Anticoagulation holds promise for new-onset AF in sepsis
Anticoagulation therapy may be of value to patients with new-onset atrial fibrillation (AF) associated with sepsis, easing the risk of all-cause mortality and ischaemic stroke without increasing the likelihood of major bleeding, reports a study presented at the Digital 2020 Congress of the European Society of Cardiology (ESC).
The researchers conducted a retrospective cohort study, enrolling 5,598 sepsis patients who were admitted at the Canberra Hospital and Health Services, Australia. Those who had known AF or who died during the index admission were excluded from analysis. The primary clinical outcome was the 24-month risk of ischaemic stroke, major bleeding, AF recurrence, and all-cause mortality.
Of the enrolled patients, 126 developed new-onset AF during hospitalization. The average age of this group was 69.7 years, and 62.7 percent were male. Majority of the AF patients required intensive care. Thirty-eight died, while 88 survived to discharge. [Moosavi, V, et al, ESC Congress 2020]
Fourteen more patients died within 24 months after discharge. Anticoagulation therapy emerged as an important determinant of death risk. The composite of all-cause mortality and ischaemic stroke was more than three times lower in patients who received anticoagulants than in those who did not (7.1 percent vs 21.6 percent), though this effect was only of borderline statistical significance (p=0.07).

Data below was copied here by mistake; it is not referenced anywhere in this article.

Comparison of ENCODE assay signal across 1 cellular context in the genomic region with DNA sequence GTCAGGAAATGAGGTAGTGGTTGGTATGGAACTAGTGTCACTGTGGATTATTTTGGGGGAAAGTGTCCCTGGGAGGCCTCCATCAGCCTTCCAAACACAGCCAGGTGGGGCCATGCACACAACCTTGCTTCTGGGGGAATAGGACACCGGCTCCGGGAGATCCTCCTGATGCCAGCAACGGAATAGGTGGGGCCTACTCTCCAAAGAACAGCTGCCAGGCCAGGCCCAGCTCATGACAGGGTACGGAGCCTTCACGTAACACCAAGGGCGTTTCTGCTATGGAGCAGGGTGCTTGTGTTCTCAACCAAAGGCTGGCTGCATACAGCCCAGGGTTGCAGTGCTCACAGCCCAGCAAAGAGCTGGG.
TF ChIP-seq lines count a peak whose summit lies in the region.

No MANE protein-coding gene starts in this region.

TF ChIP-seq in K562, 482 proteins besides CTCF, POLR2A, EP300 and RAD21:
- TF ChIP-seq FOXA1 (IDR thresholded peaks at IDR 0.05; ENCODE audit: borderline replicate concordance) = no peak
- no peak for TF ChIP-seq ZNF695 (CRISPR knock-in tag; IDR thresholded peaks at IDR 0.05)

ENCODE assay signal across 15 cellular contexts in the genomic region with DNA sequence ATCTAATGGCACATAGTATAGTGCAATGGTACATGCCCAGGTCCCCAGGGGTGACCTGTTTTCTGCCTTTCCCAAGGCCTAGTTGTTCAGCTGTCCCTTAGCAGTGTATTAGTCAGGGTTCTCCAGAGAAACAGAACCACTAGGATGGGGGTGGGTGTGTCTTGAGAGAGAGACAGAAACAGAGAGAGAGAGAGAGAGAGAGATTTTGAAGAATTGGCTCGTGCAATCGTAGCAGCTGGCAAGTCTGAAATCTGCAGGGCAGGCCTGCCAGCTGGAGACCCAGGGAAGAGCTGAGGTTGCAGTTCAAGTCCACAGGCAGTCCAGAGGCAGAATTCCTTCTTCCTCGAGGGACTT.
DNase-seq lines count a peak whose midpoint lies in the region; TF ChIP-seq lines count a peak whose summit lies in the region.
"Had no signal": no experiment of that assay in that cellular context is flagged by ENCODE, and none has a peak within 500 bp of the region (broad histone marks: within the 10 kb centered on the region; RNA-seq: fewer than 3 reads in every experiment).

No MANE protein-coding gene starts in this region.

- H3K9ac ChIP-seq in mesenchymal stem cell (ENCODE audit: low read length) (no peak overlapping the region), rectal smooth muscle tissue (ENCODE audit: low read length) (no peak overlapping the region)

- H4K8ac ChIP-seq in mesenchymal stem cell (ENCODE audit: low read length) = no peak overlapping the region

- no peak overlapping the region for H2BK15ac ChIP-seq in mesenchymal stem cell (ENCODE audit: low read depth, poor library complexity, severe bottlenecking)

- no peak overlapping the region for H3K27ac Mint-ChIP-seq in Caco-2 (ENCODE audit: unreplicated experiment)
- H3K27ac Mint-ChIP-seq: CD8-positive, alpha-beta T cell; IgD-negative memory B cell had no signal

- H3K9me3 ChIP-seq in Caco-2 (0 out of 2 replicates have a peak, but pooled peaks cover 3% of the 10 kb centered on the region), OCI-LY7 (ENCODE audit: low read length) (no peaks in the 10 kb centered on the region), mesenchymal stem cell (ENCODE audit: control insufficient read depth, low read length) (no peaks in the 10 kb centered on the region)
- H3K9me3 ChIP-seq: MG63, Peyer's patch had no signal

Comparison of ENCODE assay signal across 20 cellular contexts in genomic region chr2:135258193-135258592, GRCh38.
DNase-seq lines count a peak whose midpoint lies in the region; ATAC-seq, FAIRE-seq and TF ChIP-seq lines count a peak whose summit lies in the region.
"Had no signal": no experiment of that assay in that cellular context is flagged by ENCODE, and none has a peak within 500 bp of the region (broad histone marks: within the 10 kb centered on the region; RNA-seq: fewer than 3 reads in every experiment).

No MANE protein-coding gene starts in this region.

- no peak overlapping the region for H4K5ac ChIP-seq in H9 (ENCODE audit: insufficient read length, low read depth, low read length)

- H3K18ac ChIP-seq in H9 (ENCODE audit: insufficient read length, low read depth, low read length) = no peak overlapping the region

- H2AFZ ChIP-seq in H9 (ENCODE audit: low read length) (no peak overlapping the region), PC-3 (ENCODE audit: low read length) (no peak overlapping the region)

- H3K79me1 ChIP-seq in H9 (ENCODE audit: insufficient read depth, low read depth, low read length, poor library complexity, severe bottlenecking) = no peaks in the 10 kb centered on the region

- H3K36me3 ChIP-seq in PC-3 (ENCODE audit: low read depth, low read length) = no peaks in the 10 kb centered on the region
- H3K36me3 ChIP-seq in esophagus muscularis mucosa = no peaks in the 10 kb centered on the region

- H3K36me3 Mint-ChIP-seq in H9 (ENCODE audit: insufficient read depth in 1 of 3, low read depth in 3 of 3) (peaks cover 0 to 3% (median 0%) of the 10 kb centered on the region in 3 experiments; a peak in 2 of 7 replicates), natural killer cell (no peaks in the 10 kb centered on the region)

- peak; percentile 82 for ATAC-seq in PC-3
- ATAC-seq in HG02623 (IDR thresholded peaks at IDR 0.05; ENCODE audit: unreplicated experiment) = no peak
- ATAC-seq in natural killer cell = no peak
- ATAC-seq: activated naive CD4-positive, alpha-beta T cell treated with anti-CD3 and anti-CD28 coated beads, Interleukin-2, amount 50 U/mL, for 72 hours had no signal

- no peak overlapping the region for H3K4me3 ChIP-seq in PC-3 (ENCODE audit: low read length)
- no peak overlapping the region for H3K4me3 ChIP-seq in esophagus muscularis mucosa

Nevertheless, the benefit of anticoagulation therapy did not come with an apparent safety compromise, as major bleeding events occurred with comparable frequencies between patients who were vs were not treated (3.5 percent vs 3.3 percent; p=0.68).
Rhythm and rate control therapies, on the other hand, had no significant effect on the composite of all-cause mortality, ischaemic stroke, and recurrent AF (28.0 percent vs 28.9 percent; p=0.92). The researchers, however, did point out that signals of lower recurrence were observed in patients who received such control strategies (12 percent vs 18 percent; p=0.44).
Other common risk factors reported included hypertension (59 percent), chronic kidney disease (30 percent), and diabetes (21 percent). The mean HASBLED* and CHA2DS2-VASc** scores in the AF patients were 2.5±1.3 and 2.56±1.4, respectively. However, only HASBLED emerged as a statistically significant predictor of mortality by 24 months (p=0.036).
“AF is commonly encountered in the setting of systemic inflammation or infection. The optimal management of AF in this cohort and their long-term AF-related clinical outcome are unknown,” the researchers said.
The present findings “can provide benchmarks for design of randomized control trials,” they added.
*Hypertension; abnormal renal and liver function; stroke; bleeding; labile international normalized ratio; elderly (age ≥65); drugs (medications) or alcohol
**Congestive heart failure or left ventricular dysfunction; hypertension; aged ≥75 years; diabetes mellitus; stroke, transient ischaemic attack, or thromboembolism; vascular diseases; aged 65–74 years; sex